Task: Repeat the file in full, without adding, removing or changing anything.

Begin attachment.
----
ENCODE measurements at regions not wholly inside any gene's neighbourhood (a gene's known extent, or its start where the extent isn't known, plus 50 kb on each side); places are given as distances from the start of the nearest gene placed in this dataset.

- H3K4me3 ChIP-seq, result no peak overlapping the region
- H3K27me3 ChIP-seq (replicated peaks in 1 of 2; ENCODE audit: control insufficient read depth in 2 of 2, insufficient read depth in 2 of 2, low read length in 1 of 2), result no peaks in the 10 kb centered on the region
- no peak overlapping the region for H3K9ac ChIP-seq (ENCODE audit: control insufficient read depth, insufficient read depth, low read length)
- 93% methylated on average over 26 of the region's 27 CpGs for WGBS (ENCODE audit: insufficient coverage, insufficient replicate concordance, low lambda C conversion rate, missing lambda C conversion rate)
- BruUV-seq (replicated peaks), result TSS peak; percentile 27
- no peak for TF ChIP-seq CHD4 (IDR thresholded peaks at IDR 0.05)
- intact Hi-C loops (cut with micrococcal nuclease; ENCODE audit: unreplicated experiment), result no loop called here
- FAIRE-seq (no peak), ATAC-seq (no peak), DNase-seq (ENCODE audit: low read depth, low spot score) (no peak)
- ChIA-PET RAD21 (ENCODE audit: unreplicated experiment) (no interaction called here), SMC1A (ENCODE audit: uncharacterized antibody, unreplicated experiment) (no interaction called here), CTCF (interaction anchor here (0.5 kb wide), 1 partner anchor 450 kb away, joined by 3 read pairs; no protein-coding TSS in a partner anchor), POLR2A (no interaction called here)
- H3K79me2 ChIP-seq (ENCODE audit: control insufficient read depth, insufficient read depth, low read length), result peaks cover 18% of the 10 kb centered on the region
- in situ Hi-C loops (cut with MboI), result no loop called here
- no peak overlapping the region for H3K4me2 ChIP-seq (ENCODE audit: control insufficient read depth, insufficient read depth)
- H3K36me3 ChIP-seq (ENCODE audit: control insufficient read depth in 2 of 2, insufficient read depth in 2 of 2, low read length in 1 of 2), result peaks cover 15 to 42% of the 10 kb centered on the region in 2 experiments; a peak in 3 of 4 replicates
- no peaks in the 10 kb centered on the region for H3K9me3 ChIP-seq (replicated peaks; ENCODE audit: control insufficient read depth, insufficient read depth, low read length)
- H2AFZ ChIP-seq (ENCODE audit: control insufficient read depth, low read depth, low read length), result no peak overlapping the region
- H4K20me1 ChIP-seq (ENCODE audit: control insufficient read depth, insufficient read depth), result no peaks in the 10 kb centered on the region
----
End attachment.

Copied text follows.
ENCODE measurements at regions not wholly inside any gene's neighbourhood (a gene's known extent, or its start where the extent isn't known, plus 50 kb on each side); places are given as distances from the start of the nearest gene placed in this dataset.

- H3K4me3 ChIP-seq, result no peak overlapping the region
- H3K27me3 ChIP-seq (replicated peaks in 1 of 2; ENCODE audit: control insufficient read depth in 2 of 2, insufficient read depth in 2 of 2, low read length in 1 of 2), result no peaks in the 10 kb centered on the region
- no peak overlapping the region for H3K9ac ChIP-seq (ENCODE audit: control insufficient read depth, insufficient read depth, low read length)
- 93% methylated on average over 26 of the region's 27 CpGs for WGBS (ENCODE audit: insufficient coverage, insufficient replicate concordance, low lambda C conversion rate, missing lambda C conversion rate)
- BruUV-seq (replicated peaks), result TSS peak; percentile 27
- no peak for TF ChIP-seq CHD4 (IDR thresholded peaks at IDR 0.05)
- intact Hi-C loops (cut with micrococcal nuclease; ENCODE audit: unreplicated experiment), result no loop called here
- FAIRE-seq (no peak), ATAC-seq (no peak), DNase-seq (ENCODE audit: low read depth, low spot score) (no peak)
- ChIA-PET RAD21 (ENCODE audit: unreplicated experiment) (no interaction called here), SMC1A (ENCODE audit: uncharacterized antibody, unreplicated experiment) (no interaction called here), CTCF (interaction anchor here (0.5 kb wide), 1 partner anchor 450 kb away, joined by 3 read pairs; no protein-coding TSS in a partner anchor), POLR2A (no interaction called here)
- H3K79me2 ChIP-seq (ENCODE audit: control insufficient read depth, insufficient read depth, low read length), result peaks cover 18% of the 10 kb centered on the region
- in situ Hi-C loops (cut with MboI), result no loop called here
- no peak overlapping the region for H3K4me2 ChIP-seq (ENCODE audit: control insufficient read depth, insufficient read depth)
- H3K36me3 ChIP-seq (ENCODE audit: control insufficient read depth in 2 of 2, insufficient read depth in 2 of 2, low read length in 1 of 2), result peaks cover 15 to 42% of the 10 kb centered on the region in 2 experiments; a peak in 3 of 4 replicates
- no peaks in the 10 kb centered on the region for H3K9me3 ChIP-seq (replicated peaks; ENCODE audit: control insufficient read depth, insufficient read depth, low read length)
- H2AFZ ChIP-seq (ENCODE audit: control insufficient read depth, low read depth, low read length), result no peak overlapping the region
- H4K20me1 ChIP-seq (ENCODE audit: control insufficient read depth, insufficient read depth), result no peaks in the 10 kb centered on the region